The effective standing of the PAC argues towards the merits of more cross-cutting committees which can call in various departments, with more real-time scrutiny and challenge than even the PAC can effect. Capital expenditure and public procurement are an obvious field for added oversight. The possible interplay of intervention funds and powers created for itself by the current UK Government which might complement, contradict or just complicate Assembly strategic priorities now add to that case.
Similarly, cross-cutting strategic priorities of the Programme for Government (when there is one) might be the oversight remit for designated committees to track performance across relevant departments, challenge pace and back delivery. This is not the place for a manifesto style list but one compelling example would be follow-through on Climate Action commitments and obligations.
The Agreement gave a wide and strong remit for departmental committees but they can fall into ‘jack-of-all-trades’ mode. We did not envisage them taking as many of the committee stages of bills as they do. This could be at the expense of their other qualitative work and limits the prospect of ‘fresh eyes’ scrutiny of clauses. More ad-hoc public bill committees might sharpen scrutiny and the legislative experience of MLAs. Committees would also benefit from improved levels and mixed models of research support.
Undertaking more pre-legislative scrutiny and more post-legislative scrutiny, departmental committees might also be joined by members of the public. Such citizen participation could be a channel for enhancing the public policy influence of women, young people, ethnic minorities, people with disabilities, carers or others whose voices are under-represented in electoral outcomes. This could widen angles of consideration and helpfully season the terms of debate in usefully direct and practical ways.
Opening such streams of citizen input with Assembly Committees should not be an alternative to reconstituting the Civic Forum. As a minister, I was impressed by the Forum’s deliberative capacity and looked forward to its outrider role in appraising some of our longer-term structural policy challenges in terms that could helpfully frame debate and clarify collective choices. The scale of regional policy challenges we face which need long-term strategies with buy-in and adherence across sectors and interests points to the value of a social partnership ethic in framing such priorities.
The pending NDNA legislation will certainly curtail but not completely cure the serial misuse of the petition of concern. Proper correction would come by remedying the failure in the 1998 Act to reflect the clear terms of the Agreement itself in respect of the special proofing procedure for rights and equality which was explicitly meant to follow a petition. The telling standing intended for the Human Rights Commission and the Equality Commission in that special committee procedure (which could also benefit from citizens sitting alongside MLAs) is still needed. There are now significant holes in the Agreement’s categorical terms on the ECHR via post-Brexit legislation with bigger risks to come from Dominic Raab’s likely fundamental assault on the ECHR/HRA. The failure to deliver a Bill of Rights as posited in the Agreement accentuates such dangers. It may be too much to hope that parties who have opposed ideas of social or economic rights might revise that attitude in light of some of their rights asserting arguments on effects of the Protocol.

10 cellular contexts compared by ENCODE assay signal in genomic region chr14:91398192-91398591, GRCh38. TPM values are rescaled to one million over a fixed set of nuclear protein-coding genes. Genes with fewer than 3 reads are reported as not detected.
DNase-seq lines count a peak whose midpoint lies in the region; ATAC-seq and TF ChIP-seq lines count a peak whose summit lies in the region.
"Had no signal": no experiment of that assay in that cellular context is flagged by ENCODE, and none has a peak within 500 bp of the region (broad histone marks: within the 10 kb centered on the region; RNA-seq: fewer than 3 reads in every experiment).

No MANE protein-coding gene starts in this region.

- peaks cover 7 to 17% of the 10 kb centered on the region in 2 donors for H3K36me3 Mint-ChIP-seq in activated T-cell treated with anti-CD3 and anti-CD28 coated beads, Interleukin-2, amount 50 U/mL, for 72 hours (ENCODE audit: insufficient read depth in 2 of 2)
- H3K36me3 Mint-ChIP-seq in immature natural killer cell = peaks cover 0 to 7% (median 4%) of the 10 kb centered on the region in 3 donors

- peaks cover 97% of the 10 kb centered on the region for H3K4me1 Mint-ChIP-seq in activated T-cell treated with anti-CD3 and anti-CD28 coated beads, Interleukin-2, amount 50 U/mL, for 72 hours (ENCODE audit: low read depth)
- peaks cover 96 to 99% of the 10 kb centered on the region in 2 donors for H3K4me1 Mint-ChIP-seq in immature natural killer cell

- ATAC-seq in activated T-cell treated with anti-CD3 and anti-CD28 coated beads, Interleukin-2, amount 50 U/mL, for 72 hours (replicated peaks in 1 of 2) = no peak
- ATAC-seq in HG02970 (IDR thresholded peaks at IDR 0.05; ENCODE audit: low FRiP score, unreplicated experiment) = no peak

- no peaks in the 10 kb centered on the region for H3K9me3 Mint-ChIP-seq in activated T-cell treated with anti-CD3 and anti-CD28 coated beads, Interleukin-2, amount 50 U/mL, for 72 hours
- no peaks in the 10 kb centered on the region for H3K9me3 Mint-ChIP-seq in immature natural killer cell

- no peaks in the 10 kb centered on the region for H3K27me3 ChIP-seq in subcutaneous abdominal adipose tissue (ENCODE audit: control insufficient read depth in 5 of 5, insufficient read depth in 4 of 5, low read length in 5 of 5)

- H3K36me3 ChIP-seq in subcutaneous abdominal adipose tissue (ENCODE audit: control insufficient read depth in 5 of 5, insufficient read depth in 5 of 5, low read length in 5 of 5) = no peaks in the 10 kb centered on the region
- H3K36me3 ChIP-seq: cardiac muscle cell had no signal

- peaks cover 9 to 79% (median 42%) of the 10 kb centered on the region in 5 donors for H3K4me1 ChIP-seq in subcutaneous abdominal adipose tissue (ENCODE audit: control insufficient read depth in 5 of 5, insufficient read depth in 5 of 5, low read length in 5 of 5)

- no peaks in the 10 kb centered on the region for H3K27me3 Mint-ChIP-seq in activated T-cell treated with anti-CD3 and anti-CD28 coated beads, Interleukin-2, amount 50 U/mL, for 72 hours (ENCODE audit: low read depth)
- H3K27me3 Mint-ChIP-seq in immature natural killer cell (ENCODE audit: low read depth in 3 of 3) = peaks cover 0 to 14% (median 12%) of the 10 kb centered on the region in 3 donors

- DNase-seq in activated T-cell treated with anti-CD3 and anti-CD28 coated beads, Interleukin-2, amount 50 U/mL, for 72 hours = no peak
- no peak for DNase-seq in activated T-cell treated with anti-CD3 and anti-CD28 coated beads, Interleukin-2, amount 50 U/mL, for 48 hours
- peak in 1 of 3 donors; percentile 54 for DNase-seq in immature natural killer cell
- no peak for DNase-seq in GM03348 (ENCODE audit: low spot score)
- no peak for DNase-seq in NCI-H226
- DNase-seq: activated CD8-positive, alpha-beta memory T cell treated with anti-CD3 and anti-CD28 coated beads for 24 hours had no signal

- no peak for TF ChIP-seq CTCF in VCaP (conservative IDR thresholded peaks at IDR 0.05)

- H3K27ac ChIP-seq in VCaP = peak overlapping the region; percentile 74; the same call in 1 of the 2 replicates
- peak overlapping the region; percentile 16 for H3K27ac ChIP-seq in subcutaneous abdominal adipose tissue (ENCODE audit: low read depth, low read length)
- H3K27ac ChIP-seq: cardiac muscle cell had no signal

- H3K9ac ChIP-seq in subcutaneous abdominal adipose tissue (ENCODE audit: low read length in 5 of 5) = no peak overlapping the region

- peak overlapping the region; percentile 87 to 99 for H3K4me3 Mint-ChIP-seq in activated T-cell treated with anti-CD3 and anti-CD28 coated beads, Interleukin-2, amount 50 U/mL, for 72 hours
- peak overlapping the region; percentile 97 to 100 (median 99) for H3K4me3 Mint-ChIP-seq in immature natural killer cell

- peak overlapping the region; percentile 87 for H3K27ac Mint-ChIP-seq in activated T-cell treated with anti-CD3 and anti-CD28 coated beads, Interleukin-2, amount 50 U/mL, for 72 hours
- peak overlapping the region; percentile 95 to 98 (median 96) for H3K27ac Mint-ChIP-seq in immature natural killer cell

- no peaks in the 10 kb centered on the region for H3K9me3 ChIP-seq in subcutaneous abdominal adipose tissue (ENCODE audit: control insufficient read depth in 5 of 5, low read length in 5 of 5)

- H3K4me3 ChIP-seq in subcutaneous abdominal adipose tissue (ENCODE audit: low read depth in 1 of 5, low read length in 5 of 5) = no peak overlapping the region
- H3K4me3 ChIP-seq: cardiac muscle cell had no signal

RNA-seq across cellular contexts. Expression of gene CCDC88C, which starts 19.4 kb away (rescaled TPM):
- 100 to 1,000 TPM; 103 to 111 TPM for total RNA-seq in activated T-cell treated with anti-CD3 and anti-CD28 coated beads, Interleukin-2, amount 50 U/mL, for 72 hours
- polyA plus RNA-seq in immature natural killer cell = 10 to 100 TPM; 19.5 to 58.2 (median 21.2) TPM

A spirit of renewal review needs to extend beyond Strand One and Rights provisions of the Agreement.
In 2016, I observed that the underused bandwidth of Strand Two could be used to answer some of the challenges stemming from Brexit. Maybe more of us who applaud the stated EU commitment to ‘all aspects of the Good Friday Agreement’ should try to be creative about how some of ‘all its parts’ might be used to mitigate some of the issues both now and for the future. Little working attention has been paid to Article 14(b) of the Protocol which invites proposals concerning the implementation and application of the Protocol from the NSMC and the implementation bodies. Rather than withdrawing from NSMC business in pursuit of triggering Article 16, DUP ministers should test what practical options might emerge from triggering Article 14(b).
One valid line in the pretentious open letter from Unionist negotiators of the Agreement referred to provisions in Strands Two and Three not being used. A problem in previous review efforts was the absence of any Unionist interest in expanding the remits or number of implementation bodies or areas of cooperation for new sectoral formats. I recall Sir Jeffrey Donaldson implying in 2019 that some new arrangements in Strand Two might be a way of answering problems that the Backstop was supposed to address. This was revived recently with Doug Beattie indicating a possible interest in a new implementation body.